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A: There are those who suspect Wildflower Center volunteers are the culpable and capable culprits. Yet, others think staff members play some, albeit small, role. You can torture us with your plant questions, but we will never reveal the Green Guru's secret identity.

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Ask Mr. Smarty Plants is a free service provided by the staff and volunteers at the Lady Bird Johnson Wildflower Center.

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Please forgive us, but Mr. Smarty Plants has been overwhelmed by a flood of mail and must take a break for awhile to catch up. We hope to be accepting new questions again soon. Thank you!

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Saturday - October 03, 2009

From: Largo, FL
Region: Southeast
Topic: Vines
Title: Invasive possibly non-native vine in Largo FL
Answered by: Barbara Medford

QUESTION:

I have vines taking over my backyard, climbing all over the ground and up trees. The vines are huge, non-flowering giant leaves that look like elephant ears. What are these and how can they be contained? They look nice up the trees but then sprouts start to hang down like tarzan vines and spread all over the yard.

ANSWER:

Without knowing what this plant is, we couldn't begin to recommend how to care for it or control it. Unfortunately, it sounds like a tropical plant, non-native to North America, and therefore out of our range of expertise. Because of the climate in Florida, it is often a victim of escaped exotic plants that become invasive. Please go to our Mr. Smarty Plants Plant Identification page, follow the instructions and we will try to identify it.

Meanwhile, we would recommend that you contact the University of Florida Extension Office for Pinellas County, and see what they know about the plant. If, indeed, it is a non-native that has escaped from cultivation, the Extension Office probably already knows what it is, and that it could be on its way to becoming very invasive. It could climb over the trees and shrubs and, with those big leaves, quickly shade the plants in your garden and kill them.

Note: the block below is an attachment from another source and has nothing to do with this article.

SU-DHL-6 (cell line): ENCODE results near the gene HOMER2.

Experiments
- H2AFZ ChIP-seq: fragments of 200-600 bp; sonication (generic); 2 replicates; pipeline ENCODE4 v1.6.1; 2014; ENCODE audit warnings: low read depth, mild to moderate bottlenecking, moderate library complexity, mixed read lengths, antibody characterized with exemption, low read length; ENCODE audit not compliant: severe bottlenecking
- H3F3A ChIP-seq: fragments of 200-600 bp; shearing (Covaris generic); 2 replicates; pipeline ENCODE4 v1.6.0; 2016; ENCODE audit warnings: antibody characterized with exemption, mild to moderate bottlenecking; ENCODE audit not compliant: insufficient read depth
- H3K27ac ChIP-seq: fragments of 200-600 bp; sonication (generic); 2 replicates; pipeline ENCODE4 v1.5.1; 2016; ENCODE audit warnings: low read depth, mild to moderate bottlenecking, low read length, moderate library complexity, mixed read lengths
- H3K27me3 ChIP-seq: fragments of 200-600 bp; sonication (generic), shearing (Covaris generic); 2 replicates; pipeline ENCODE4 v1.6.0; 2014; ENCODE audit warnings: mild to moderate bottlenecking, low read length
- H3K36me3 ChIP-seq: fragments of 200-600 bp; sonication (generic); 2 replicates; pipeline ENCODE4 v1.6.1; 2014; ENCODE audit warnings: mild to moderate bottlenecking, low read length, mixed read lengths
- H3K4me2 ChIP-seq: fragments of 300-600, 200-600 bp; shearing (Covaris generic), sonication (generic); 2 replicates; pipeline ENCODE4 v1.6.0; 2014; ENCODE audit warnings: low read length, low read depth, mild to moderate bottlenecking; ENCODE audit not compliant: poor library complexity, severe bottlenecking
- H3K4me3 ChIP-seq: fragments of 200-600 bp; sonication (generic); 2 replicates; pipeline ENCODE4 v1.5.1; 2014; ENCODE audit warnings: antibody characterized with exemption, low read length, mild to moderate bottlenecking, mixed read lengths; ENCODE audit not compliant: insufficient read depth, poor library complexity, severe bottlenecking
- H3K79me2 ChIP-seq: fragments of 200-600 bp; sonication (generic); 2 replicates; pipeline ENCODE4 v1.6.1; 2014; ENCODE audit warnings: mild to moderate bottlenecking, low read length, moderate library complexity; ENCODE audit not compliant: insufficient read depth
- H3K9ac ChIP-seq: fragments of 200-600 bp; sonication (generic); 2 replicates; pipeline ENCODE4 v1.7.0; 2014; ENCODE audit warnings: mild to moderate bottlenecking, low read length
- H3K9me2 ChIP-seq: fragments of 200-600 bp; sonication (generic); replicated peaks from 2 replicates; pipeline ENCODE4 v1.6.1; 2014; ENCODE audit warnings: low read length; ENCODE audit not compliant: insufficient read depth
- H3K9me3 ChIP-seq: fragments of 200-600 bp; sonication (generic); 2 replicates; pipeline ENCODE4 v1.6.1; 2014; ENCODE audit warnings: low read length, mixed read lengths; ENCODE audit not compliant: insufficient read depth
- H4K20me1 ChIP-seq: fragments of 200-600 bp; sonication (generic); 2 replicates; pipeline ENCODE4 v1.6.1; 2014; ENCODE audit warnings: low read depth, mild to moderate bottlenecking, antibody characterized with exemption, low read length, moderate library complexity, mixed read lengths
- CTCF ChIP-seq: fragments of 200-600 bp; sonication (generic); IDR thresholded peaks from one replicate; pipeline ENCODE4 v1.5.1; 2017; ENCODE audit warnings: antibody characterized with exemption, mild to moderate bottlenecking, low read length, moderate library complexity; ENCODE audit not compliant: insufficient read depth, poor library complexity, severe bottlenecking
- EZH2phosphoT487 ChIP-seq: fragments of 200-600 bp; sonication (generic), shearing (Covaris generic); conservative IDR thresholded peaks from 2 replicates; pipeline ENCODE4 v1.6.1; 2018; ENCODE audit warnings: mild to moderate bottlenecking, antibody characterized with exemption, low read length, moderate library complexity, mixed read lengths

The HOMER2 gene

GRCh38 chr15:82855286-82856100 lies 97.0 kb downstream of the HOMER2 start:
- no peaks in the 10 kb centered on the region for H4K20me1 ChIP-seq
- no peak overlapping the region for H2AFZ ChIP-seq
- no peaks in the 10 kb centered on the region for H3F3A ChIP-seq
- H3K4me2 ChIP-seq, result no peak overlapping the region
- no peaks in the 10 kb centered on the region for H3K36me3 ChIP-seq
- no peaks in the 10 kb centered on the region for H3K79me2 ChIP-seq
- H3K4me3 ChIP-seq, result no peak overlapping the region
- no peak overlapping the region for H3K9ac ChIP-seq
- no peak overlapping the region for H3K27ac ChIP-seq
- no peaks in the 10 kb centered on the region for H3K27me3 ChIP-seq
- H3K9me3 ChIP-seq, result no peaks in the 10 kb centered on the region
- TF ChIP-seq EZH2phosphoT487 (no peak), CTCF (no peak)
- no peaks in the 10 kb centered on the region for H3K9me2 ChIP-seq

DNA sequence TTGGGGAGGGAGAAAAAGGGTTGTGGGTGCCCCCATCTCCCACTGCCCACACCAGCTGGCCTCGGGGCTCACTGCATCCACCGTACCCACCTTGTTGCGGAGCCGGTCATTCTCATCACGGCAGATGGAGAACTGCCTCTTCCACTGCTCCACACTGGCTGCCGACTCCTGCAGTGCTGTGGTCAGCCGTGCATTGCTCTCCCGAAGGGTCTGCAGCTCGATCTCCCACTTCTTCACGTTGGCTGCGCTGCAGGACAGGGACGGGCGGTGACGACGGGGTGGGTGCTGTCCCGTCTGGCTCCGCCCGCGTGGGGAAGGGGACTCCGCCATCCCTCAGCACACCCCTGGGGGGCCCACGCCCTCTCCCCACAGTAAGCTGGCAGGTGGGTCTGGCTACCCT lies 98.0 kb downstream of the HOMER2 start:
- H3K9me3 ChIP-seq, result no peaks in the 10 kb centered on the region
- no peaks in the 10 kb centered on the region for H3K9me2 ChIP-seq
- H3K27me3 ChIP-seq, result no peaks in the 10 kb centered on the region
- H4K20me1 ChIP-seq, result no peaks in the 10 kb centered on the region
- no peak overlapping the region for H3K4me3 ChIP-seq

In that case, you would do well to begin getting rid of the vine as quickly and as thoroughly as you can. For rampantly invasive vines like that, we recommend that you buy a broad spectrum herbicide and some small sponge disposable brushes. Find every place that vines are emerging from their roots in the ground, and cut the vine off as close to the ground as possible. Then, within five minutes, paint the undiluted herbicide on the cut surface. It is necessary to do so quickly, before the root begins to heal over to protect itself. You should certainly begin to pull down and destroy the vines and leaves that are already in the trees, before they have a chance to do any more damage. If this vine is as invasive as it sounds, you will have to continue to pursue the destruction program every time you see a fresh sprout come up. Use the herbicide very carefully, and try to keep it off the soil, as a broad spectrum herbicide kills anything growing that it can get to, including the trees and shrubs you are trying to save. It may take several additional applications of the herbicide to freshly exposed vine surfaces to finally kill the roots, and until the roots are dead, the vine will likely continue to sucker and re-emerge.

 

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